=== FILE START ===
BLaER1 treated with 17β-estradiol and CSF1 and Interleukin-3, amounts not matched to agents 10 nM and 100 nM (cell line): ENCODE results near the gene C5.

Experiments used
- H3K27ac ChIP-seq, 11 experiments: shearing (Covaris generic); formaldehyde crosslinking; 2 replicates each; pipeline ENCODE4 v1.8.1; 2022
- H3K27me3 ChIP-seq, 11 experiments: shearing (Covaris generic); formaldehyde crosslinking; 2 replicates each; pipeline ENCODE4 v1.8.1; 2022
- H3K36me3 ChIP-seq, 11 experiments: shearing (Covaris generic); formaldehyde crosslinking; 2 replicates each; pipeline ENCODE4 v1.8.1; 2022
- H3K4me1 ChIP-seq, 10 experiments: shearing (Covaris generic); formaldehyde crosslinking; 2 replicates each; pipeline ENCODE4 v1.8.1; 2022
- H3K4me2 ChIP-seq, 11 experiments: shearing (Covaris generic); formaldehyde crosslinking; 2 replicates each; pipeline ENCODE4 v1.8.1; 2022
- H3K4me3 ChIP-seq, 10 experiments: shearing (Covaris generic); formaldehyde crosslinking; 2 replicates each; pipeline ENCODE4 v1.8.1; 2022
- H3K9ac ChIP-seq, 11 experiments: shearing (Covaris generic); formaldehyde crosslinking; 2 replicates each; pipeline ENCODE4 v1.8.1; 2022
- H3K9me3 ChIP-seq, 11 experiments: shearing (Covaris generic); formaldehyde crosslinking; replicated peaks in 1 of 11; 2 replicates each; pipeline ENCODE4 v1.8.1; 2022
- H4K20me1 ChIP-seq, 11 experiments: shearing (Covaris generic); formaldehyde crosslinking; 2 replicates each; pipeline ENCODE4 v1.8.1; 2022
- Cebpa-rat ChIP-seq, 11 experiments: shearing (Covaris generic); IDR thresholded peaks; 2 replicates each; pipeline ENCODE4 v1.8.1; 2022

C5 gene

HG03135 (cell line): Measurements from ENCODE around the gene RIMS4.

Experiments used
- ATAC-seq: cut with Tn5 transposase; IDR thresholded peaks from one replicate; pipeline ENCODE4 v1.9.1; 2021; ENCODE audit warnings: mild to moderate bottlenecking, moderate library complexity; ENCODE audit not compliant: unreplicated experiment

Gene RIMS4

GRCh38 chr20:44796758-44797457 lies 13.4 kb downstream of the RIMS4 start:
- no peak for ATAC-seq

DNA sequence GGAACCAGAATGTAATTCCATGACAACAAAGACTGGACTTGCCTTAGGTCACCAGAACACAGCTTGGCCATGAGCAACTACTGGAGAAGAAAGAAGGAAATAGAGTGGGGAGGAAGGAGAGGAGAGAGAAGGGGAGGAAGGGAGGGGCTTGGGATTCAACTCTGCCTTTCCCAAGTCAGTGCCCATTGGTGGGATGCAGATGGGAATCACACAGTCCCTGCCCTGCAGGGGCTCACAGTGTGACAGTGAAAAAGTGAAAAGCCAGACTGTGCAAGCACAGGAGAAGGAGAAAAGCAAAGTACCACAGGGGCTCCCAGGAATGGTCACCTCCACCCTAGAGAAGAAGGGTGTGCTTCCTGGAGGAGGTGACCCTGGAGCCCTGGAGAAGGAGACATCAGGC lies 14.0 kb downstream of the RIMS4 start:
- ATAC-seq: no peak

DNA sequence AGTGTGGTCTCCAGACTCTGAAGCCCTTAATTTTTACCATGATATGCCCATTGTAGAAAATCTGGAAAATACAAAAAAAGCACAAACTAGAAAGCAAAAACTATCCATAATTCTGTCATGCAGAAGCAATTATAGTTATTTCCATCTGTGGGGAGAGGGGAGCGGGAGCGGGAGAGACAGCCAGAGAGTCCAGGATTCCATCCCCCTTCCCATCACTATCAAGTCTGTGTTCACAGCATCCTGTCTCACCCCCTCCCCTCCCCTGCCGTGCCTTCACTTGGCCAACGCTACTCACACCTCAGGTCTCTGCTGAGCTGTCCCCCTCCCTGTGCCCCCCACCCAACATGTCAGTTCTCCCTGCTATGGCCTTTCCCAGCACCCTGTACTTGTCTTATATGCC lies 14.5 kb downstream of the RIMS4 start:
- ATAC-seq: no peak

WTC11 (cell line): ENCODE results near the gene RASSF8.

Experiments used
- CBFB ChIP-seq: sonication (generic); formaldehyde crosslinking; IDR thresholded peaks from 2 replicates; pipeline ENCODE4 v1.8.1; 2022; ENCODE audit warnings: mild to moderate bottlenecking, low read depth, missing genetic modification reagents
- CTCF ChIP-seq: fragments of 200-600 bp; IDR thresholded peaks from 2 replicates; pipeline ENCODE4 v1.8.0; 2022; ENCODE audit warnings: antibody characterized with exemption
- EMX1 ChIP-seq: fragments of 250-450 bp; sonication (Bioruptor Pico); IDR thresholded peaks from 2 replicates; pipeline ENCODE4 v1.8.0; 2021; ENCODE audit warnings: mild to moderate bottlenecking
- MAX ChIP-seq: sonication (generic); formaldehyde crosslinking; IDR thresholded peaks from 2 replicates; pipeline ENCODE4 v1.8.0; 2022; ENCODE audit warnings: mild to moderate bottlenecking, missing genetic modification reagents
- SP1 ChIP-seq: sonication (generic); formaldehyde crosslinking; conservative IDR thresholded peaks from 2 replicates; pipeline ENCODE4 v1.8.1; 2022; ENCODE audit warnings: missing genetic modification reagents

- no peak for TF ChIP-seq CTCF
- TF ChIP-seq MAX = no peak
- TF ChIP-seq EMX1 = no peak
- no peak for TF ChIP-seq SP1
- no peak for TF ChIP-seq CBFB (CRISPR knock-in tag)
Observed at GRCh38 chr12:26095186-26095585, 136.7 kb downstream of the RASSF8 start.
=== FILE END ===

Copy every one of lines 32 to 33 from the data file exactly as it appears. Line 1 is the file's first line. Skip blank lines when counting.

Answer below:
- TF ChIP-seq MAX = no peak
- TF ChIP-seq EMX1 = no peak